The elements of LaCigale seemed like they’d translate into interesting shapes when flat, so I bought some moiré fabric and jumped into the challenge.
My Quilt Square Design
I sketched my original design idea on a post-it note that was stuck to my laptop for weeks before I started plotting it on some gridded dotty paper. I cut the square to size before using my rulers and curve tools to create half of the design ‘on the fold’.
I used my spiky wheel to trace the lines…
…transferring a dotted outline on the opposite side of the square.
Then I used my rulers and French Curve to connect the dots.
Ta-da! Now able to observe my full symmetrical design, something about it was bugging me. I wondered if I could change the neckline to look a little more like my Dior-inspiration…
Instead of erasing, I decided to keep the original so that I could easily compare the two. So I cut a new dotty paper square…
…doubled them up and spiky wheeled Design #1…
… to trace and create Design #2…
…which was the winner!
I began creating my square by creating a couple of copies of my template.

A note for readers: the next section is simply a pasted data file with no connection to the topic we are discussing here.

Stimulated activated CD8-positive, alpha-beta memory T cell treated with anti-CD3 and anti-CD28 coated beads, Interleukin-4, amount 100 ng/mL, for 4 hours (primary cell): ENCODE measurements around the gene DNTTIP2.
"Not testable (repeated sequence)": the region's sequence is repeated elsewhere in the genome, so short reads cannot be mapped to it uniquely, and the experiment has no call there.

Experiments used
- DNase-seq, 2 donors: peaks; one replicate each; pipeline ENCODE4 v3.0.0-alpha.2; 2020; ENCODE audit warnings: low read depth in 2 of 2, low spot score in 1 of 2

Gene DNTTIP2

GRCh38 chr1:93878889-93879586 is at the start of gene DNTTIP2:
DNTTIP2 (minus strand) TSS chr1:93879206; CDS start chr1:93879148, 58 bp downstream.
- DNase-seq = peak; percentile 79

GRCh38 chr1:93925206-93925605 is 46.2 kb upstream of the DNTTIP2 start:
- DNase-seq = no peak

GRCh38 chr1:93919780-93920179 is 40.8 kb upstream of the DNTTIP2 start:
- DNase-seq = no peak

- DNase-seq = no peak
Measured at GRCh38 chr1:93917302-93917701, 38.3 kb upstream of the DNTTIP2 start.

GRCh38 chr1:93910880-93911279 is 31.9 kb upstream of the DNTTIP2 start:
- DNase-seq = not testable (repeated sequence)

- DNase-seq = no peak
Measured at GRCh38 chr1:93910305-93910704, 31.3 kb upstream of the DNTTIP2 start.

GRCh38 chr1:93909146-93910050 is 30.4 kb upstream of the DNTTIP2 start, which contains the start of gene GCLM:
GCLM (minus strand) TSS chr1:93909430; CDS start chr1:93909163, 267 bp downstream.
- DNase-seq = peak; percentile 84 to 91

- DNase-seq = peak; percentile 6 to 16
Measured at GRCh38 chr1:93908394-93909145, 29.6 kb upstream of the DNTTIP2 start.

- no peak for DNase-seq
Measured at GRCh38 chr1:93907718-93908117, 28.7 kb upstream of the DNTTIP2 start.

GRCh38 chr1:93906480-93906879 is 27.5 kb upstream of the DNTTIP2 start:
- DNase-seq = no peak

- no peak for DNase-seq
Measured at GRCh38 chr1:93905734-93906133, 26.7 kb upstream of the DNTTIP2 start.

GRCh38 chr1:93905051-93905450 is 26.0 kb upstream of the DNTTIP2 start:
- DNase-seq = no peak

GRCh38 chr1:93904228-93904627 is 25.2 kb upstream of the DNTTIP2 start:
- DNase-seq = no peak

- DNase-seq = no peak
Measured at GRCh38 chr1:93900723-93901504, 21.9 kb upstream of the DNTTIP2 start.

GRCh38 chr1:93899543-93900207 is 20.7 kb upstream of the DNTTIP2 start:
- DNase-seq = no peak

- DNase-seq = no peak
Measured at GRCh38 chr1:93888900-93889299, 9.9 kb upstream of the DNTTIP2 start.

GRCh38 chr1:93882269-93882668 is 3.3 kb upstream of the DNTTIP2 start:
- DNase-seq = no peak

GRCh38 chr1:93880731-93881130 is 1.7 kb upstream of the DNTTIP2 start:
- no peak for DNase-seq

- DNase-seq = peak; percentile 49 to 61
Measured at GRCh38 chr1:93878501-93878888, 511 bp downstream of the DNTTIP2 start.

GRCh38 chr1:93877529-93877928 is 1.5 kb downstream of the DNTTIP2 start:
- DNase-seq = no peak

Since moiré fabric features interesting ‘ribs’, I played with the design to find interesting and contrasting ways to play with the grain for a little extra pop. My final grain decisions were marked on the paper template along with labels numbering each piece. I kept one as a Master for reference…
…then cut one apart for my pattern pieces.
Since the purpose of a dart is to create shaping, I’d need to get creative giving the fabric the appearance of a Y-dart while remaining flat. I cut the Y of my pattern lines and traced it with pencil onto the back of my fabric (which was lined up with my preferred grain)…
Then I used these marks to carefully hand stitch the shape pinching out only the teeniest amount of fabric possible.
When pressed, it was flat enough for me!
Then I lined up my template again and marked the rest of my shape on the back of the fabric…
…and reused it to cut some woven fusible interfacing. To stabilize the moiré, I marked and cut the interfacing “on-grain” instead of repeating the decorative grain…
…which, once fused with the iron, offered both the stability and the shapes to reach my goals.
Next up: those cute gussets!
I marked and fused the gusset pieces before machine stitching one side in place…
…clipping to my underarm point (which is the scary part of any cut-in-one gusset sleeve)…
…pulled the piece through the clip to the back, pressed it in place,…
…and then top stitched it in place right along the edge.
I followed a similar process for the skirt by choosing and marking my preferred grain and moiré marks…
…and adding a bit of stabilizer…
…before stitching, clipping, and stitching the cool Dior hip panel in place.